Dereck Rodriguez sets second-half tone, leads Giants to win vs A's

BOX SCORE

OAKLAND — To make a run at a division title, the Giants need Dereck Rodriguez to match his big first half. Perhaps the rookie has bigger plans. 

Rodriguez took the ball on the first night of the second half and allowed just one run on three hits against a tough A’s lineup. He departed with one out in the seventh and the bullpen took it home, clinching a 5-1 win that evened this Bay Bridge series at two games apiece. 

Here's what you need to know from the first game back... 

--- Rodriguez walked none and struck out five. He lowered his ERA to 2.72. 

--- With Brandon Belt on the paternity list, Ryder Jones was called up for a spot start. He certainly made the most of it. Jones jumped on a 2-0 slider from Edwin Jackson in the fifth, smacking a homer off the right field foul pole. The blast was the third of the 24-year-old’s career. He hit two last season as a rookie. 

--- Andrew McCutchen had a pair of sliding catches. The robbery of Jonathan Lucroy in the fifth inning had a catch probability of just 66 percent. 

--- Pablo Sandoval hit a no-doubter to right in the seventh inning. It was his 14th homer since returning to the Giants last summer, matching his total in Boston.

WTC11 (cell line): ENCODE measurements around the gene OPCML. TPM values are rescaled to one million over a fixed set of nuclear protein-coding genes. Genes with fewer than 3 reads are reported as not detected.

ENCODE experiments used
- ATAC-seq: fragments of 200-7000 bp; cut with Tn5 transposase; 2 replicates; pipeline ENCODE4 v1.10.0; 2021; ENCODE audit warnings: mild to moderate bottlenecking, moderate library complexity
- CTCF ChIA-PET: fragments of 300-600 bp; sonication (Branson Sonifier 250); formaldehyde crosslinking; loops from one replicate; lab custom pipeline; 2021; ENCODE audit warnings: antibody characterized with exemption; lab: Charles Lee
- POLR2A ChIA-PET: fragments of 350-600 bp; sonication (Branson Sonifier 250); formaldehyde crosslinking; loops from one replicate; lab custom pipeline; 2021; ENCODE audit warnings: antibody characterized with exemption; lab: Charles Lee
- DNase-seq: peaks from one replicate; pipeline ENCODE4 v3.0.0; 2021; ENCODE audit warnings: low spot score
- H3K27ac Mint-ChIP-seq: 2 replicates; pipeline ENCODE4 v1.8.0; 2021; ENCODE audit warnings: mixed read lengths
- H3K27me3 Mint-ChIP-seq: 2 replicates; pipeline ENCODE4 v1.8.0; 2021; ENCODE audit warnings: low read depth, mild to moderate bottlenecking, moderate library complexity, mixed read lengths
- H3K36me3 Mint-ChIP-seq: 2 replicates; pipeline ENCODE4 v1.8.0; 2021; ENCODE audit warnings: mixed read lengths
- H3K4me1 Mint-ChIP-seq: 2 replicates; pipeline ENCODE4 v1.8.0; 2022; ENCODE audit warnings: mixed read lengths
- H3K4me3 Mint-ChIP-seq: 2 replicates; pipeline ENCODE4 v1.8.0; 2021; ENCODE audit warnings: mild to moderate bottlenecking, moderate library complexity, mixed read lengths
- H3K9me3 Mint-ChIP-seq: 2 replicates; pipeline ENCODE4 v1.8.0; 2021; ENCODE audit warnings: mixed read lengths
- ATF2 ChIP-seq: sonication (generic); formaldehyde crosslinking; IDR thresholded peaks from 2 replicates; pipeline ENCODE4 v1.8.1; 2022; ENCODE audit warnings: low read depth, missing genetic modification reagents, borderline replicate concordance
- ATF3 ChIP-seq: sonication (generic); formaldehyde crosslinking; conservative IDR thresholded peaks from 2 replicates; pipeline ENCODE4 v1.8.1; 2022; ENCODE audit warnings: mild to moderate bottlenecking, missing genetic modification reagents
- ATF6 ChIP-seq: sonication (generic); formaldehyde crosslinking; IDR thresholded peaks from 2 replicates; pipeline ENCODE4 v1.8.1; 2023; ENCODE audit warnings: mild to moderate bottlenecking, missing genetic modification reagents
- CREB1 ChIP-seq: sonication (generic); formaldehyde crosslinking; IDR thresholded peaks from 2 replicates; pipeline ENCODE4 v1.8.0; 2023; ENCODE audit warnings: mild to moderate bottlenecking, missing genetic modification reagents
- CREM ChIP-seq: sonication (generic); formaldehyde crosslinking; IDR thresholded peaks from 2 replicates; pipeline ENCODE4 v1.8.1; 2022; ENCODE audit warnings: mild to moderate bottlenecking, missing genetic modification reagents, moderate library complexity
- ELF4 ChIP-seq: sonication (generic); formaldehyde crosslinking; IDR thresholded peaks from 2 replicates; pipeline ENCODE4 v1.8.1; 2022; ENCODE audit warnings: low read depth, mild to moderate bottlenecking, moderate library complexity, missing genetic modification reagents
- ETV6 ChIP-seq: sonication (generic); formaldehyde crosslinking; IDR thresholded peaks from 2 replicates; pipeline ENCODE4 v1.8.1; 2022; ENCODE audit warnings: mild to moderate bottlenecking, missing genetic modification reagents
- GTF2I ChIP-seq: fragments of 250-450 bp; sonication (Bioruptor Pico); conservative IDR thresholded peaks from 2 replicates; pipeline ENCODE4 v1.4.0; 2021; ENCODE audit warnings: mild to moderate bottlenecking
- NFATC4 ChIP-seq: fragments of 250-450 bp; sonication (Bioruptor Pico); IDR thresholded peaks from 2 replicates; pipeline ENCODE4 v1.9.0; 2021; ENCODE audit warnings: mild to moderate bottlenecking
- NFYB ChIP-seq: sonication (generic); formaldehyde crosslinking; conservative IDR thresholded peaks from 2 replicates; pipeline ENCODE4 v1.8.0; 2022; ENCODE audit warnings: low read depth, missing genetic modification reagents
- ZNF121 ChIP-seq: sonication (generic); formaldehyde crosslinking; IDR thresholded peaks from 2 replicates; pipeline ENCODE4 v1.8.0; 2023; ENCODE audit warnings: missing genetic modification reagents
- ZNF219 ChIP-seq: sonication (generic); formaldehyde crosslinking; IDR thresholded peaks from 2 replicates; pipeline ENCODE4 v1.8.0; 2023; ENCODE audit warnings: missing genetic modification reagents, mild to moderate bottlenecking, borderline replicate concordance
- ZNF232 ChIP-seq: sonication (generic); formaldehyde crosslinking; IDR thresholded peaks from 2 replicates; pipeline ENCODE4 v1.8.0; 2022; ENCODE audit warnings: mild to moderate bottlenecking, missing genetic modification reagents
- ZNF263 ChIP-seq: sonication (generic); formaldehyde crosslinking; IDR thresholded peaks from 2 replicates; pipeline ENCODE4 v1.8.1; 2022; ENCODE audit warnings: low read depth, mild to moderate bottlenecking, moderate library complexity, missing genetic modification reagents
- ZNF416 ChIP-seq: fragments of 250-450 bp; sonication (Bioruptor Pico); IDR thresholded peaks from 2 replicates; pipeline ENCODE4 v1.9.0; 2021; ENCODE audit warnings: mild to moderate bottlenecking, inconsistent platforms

--- The A’s announced a crowd of 45,606, a sellout. They’re expecting a few thousand more on Saturday.

Up for one night, Ryder Jones takes advantage of Giant opportunity

Up for one night, Ryder Jones takes advantage of Giant opportunity

OAKLAND -- In the seventh inning Friday night, 26-year-old starter Dereck Rodriguez gave way to 25-year-old Reyes Moronta. Rodriguez jogged to the dugout and sat next to Andrew Suarez, 25, and the two rookies watched Moronta strand a runner. A few minutes later, 24-year-old center fielder Steven Duggar strolled to the plate and roped a single into right. 

There's a youth movement in San Francisco, but you might have known that already. Rodriguez, Suarez and Moronta were a big part of the story of the first half and Duggar made waves over the final week.